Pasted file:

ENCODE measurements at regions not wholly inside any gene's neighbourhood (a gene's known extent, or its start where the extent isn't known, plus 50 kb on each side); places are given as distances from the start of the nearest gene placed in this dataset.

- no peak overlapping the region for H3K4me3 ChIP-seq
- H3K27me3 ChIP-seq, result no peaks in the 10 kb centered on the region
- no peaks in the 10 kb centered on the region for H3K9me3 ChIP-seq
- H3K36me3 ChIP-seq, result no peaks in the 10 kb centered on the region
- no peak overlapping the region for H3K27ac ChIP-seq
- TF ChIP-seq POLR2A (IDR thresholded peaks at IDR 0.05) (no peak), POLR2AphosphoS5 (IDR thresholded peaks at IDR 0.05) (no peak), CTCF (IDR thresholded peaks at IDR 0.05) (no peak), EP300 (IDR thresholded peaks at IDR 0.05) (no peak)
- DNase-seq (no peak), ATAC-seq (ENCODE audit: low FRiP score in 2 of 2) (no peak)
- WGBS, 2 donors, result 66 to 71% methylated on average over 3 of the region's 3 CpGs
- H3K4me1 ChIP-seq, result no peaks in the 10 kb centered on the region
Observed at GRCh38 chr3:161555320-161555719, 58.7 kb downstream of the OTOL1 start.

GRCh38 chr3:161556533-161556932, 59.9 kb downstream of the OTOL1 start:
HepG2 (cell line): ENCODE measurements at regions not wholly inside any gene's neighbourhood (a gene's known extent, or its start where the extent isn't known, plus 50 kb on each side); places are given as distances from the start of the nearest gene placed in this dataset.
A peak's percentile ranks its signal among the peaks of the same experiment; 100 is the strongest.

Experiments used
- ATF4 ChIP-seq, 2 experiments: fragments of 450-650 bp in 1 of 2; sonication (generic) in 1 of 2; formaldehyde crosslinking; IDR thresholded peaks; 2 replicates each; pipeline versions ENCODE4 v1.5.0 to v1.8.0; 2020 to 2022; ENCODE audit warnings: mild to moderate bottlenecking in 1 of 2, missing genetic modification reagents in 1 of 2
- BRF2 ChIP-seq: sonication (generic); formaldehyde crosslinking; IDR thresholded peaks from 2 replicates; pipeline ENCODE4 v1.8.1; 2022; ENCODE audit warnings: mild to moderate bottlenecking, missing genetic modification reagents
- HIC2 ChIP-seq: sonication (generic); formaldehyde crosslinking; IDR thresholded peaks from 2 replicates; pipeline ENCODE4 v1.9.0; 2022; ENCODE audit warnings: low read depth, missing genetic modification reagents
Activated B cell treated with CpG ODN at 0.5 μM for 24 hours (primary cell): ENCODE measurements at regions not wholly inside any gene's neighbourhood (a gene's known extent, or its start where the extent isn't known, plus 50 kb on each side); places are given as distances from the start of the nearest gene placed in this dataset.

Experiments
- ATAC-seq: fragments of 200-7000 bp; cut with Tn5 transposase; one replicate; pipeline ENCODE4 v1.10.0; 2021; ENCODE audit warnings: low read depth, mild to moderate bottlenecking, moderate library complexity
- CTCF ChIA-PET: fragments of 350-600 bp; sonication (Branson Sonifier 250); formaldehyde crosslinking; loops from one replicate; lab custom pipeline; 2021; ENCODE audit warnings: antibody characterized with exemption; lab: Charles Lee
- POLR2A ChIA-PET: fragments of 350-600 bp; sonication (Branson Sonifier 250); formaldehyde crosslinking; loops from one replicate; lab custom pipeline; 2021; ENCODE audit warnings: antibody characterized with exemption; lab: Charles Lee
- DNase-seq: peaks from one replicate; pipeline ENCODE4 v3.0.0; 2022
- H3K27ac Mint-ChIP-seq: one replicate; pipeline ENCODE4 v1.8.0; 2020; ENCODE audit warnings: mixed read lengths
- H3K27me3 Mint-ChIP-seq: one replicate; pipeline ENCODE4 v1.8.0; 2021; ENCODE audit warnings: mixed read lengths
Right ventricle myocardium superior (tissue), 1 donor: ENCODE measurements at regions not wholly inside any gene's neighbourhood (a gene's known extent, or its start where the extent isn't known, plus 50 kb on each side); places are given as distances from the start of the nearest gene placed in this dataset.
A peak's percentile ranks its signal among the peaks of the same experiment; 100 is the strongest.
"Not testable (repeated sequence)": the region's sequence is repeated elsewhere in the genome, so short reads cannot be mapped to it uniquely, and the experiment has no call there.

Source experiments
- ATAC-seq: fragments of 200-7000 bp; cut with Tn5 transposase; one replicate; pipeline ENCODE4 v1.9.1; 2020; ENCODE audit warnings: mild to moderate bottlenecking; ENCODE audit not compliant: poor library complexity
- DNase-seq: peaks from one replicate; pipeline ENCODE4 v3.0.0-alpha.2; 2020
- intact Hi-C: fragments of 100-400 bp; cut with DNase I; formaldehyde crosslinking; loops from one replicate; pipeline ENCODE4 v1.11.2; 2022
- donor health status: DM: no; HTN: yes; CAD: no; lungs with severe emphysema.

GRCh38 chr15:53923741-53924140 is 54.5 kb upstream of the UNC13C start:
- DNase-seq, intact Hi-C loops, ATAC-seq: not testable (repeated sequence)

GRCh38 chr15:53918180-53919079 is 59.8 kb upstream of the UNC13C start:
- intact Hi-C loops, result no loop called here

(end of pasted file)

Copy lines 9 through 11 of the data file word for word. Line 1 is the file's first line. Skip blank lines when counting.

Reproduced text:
- WGBS, 2 donors, result 66 to 71% methylated on average over 3 of the region's 3 CpGs
- H3K4me1 ChIP-seq, result no peaks in the 10 kb centered on the region
Observed at GRCh38 chr3:161555320-161555719, 58.7 kb downstream of the OTOL1 start.